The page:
In December 2011, Colbert elicited my help while I was involved in an Army intelligence training contract. We had been associates and friends for a few years and he knew about my involvement in the Able Danger program. As a student, practitioner, developer and instructor of intelligence methodology, I was interested in his investigation because it was another chance for me to adapt intelligence analytical methods to a cold (very cold) case. I immediately agreed to support his efforts; he sent me a copy of a dossier on the man he suspected was D.B. Cooper.
It contained photos, maps, interview summaries and many other pieces of evidence connecting this man to the D.B. Cooper incident. Much of the initial information was secondhand and circumstantial, so Colbert was using it to provide further investigative leads for the Cold Case Team members.
Here is where I make my quick disclaimer: Collecting information on U.S. persons for intelligence purposes is prohibited by several federal regulations with very few specific exceptions. Even though I would be supporting a private investigation, I was working as a defense contractor at the time and therefore felt it was important to follow the spirit of these restrictions by creating products based only upon what the Cold Case Team provided. Neither myself nor my colleague independently searched for or collected any additional information for any part of this investigation.
That being said, it was an exceptional opportunity to use analytical intelligence techniques to assist in this investigation.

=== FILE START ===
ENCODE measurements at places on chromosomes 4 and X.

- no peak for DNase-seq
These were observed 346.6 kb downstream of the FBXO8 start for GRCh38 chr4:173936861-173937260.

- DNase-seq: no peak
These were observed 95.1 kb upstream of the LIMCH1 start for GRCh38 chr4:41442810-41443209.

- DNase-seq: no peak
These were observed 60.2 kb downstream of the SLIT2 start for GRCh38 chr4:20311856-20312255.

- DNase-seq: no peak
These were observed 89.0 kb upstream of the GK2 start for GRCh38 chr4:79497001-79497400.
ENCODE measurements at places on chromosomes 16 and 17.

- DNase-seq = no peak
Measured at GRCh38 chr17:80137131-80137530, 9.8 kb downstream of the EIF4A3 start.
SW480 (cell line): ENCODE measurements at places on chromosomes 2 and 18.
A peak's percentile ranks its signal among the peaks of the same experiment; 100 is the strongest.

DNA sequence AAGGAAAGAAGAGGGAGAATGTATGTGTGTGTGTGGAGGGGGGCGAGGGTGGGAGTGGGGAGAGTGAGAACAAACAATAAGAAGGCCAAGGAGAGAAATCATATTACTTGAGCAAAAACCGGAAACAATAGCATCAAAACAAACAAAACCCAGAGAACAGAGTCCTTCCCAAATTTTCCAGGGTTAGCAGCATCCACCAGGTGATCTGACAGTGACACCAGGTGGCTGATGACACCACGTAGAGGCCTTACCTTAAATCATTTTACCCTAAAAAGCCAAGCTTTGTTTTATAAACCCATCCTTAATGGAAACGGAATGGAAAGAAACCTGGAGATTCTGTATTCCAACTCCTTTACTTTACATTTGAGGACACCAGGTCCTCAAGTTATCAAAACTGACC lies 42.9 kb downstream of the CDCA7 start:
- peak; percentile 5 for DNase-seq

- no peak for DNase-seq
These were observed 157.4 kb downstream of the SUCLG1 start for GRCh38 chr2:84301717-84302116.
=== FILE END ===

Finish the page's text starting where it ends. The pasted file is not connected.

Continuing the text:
Using Link Analysis Techniques in the Investigation
In his meetings with various law enforcement officials, Colbert had grown frustrated that no one was taking the time to look through the dossier and consider the evidence. I gave it to one of my senior instructors, David D’Alessio, and asked him to make a link chart of associations using one of the best link analysis software programs available to us. A link chart is a graphic representation of the people, events, and significant items of interest (such as a bank account or address) associated with a particular subject. The key to these charts are the associations or “links” between each of the people, events and items in it.
Creating this chart was a painstaking process because D’Alessio had to go through each paragraph line by line, identify the relative linkages between entities and enter them into the software program. The initial link chart started with the main suspect and then drew graphic linkages to all his known associates their connections to third parties, and a host of other associations to events, locations, aliases and specific pieces of physical evidence. Working with D’Alessio and Colbert over several iterations of this chart, we ended up with a 3×2 foot poster that, to the untrained eye, looked a lot like charts shown in court or on television shows like Law and Order. There were hundreds of links to the main suspect, the many aliases he used over the years to include military records and associations that placed him in the vicinity of the Portland, Oregon area during the time of the hijacking.